by Jerrod Schwarz
I’m standing over the changing table at three in the morning. As of now, the nursery is still in pristine shape; the walls have a fresh coat of blue paint. The crib sheets are ironed, and the new Ikea couch still has that new Ikea couch smell. One of my twin girls, Briar Dillon, is looking up at me, smiling. From what most people have told me, a newborn’s smile means one of three things: gas, poop, or pee, which is to say people don’t think newborns are actually smiling. I disagree. I think my daughter’s smile says “I could projectile onto the walls if I wanted to, Dad. If it pleased me, I could shoot a stream and ruin the couch’s upholstery forever.”
But at three AM, it’s hard to tell if something is a thematic connection or just your brain trying its best to stay awake. So when I open the diaper and Adrienne Rich’s “Diving into the Wreck” enters my mind, I have to question that association. Rich wrote, “I came to explore the wreck. / The words are purposes. / The words are maps. / I came to see the damage that was done / and the treasures that prevail.” Now that feels right. Considering the number of baby wipes I’ve already used, that feels really right.
She goes on to say “This is the place. / And I am here, the mermaid whose dark hair / streams black, the merman in his armored body. / We circle silently about the wreck / we dive into the hold. / I am she: I am he” Now these lines, these are the lines I don’t want to mean anything when I dress my daughter in a fresh onesie and tuck her into the crib, because these lines mean that Rich’s fight is, in some small way, becoming my own, becoming the fight of every daughter’s father. These lines mean that, yes, my twin daughters were born one week before America’s most recent election. These lines mean that I will be writing for them for the rest of my life. These lines mean that my poetry, which usual deals with things like Stockholm syndrome and the misrepresentation of technology, now have a new dimension that I still don’t really understand.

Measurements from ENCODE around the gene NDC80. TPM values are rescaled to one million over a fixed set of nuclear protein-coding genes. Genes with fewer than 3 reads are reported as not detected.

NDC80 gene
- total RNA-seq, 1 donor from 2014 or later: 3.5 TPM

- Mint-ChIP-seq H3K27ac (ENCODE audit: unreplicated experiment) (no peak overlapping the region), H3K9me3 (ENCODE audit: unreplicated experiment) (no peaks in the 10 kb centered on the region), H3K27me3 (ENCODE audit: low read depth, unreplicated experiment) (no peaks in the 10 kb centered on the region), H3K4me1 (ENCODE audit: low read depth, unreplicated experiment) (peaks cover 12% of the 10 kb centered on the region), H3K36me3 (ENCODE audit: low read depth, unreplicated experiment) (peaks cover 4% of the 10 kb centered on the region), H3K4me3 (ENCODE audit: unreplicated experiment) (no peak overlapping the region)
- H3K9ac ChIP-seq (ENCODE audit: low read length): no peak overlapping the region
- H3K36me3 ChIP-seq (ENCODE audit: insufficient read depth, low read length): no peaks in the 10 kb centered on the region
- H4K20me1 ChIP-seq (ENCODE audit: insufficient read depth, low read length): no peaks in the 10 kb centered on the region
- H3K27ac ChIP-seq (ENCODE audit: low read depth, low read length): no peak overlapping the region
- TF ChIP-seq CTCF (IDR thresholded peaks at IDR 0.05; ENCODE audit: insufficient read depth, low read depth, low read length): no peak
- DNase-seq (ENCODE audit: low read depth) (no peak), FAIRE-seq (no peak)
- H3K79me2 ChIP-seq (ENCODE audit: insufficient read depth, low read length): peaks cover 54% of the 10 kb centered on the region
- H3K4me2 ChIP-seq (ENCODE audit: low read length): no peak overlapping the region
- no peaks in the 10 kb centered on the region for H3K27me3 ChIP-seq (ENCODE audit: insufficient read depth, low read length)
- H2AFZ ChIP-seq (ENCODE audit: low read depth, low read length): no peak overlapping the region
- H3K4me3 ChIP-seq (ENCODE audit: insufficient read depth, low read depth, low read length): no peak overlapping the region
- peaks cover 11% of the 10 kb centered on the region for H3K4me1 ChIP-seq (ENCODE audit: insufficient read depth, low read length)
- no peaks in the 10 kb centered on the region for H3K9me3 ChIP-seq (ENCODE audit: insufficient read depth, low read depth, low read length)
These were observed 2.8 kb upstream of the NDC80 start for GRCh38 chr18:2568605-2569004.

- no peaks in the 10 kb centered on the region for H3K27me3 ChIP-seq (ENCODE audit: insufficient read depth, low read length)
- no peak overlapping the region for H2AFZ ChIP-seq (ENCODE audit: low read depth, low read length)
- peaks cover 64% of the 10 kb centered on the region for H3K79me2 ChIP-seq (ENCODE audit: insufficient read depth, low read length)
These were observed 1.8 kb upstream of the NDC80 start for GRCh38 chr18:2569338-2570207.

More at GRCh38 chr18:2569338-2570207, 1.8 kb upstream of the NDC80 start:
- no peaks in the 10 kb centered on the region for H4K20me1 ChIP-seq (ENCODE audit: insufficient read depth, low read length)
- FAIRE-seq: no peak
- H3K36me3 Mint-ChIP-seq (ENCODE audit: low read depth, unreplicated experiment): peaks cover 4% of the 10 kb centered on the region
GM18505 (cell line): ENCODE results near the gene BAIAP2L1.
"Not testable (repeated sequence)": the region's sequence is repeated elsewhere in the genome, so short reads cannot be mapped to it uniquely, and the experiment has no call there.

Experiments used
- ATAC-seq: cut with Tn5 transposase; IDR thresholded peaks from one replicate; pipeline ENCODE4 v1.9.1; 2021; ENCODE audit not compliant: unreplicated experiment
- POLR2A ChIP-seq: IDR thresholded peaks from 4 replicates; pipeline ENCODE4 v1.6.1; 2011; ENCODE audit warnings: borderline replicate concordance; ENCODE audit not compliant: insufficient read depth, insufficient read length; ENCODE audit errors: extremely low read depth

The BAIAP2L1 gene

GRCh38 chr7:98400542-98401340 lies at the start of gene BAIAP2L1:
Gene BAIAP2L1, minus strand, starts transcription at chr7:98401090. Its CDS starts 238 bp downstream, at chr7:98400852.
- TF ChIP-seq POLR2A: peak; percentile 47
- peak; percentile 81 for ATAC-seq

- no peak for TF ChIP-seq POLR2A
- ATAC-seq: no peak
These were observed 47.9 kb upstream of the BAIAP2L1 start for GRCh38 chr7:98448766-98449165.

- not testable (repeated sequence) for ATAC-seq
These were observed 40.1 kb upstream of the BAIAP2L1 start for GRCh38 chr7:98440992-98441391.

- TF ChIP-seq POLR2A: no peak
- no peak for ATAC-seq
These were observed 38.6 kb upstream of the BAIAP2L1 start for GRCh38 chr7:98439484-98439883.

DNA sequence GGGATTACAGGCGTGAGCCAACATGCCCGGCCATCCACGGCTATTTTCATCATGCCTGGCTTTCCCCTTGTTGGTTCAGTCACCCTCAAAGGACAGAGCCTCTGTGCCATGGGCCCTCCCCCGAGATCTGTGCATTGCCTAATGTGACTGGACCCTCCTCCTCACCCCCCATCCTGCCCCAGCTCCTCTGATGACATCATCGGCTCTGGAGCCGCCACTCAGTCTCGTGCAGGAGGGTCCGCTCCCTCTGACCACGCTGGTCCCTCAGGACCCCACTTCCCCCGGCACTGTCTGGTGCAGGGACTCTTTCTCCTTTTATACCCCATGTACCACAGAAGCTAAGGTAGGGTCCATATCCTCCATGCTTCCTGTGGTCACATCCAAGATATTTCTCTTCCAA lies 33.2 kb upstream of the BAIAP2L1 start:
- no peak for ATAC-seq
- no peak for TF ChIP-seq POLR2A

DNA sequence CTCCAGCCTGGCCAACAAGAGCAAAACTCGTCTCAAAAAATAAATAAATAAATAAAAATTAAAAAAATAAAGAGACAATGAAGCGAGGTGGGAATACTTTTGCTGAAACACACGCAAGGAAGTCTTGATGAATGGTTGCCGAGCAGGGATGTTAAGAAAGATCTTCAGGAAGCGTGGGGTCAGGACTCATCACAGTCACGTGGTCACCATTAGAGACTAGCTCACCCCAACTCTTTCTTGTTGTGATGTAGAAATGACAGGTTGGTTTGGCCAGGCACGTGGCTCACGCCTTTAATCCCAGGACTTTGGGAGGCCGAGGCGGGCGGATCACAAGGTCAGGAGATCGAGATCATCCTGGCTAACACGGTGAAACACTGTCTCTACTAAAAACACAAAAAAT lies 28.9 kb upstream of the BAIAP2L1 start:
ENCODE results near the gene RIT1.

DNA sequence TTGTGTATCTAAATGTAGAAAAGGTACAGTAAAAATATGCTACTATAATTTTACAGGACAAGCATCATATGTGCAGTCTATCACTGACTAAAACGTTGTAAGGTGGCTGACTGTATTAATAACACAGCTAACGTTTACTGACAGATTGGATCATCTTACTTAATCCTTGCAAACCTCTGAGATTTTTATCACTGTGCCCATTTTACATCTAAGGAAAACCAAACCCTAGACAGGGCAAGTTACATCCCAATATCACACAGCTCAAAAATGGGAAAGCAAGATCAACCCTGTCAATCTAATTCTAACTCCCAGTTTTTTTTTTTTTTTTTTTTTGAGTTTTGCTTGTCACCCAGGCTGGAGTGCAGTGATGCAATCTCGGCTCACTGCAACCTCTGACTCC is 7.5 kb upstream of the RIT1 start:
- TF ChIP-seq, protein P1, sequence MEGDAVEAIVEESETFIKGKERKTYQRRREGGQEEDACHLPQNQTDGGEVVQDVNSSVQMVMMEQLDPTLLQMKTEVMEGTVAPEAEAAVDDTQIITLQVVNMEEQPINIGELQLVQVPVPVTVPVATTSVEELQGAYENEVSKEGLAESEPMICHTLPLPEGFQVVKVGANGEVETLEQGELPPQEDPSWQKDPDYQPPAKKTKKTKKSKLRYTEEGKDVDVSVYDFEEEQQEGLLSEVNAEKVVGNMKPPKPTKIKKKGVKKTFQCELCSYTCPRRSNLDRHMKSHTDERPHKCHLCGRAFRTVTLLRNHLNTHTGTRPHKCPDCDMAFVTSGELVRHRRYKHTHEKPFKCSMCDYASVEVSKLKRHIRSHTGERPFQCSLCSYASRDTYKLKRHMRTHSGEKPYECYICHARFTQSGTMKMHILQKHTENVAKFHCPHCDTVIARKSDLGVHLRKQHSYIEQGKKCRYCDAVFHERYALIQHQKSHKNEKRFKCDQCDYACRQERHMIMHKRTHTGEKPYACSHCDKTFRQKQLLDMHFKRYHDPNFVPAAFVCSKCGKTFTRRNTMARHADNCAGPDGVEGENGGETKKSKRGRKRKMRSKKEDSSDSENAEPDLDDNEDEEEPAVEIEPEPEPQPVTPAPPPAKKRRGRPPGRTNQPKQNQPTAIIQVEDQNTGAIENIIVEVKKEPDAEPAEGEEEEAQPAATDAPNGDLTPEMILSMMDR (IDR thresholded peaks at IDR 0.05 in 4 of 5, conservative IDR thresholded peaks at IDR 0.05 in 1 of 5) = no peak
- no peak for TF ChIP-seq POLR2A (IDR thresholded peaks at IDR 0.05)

When I put my pinky against her palm, tiny fingers tighten around me. In the last stanza, Rich declares “We are, I am, you are / by cowardice or courage / the one who find our way back to this scene”. It’s three AM, and I’m exhausted, and I want every word I will write in a poem to implicitly mean “You can grow up and be anything.” I want ever line break to say “there’s no such thing as a ceiling, and you don’t need to smile more than you want.” I want to write the poem that says “I was terrified, but I raised you. I was terrified, but look at you now!” I want to write that poem, but it will have to wait, because my daughter’s smiling, and her stomach is gurgling, and I can tell that we are due for a new diaper.
all rights belong to Jerrod Schwarz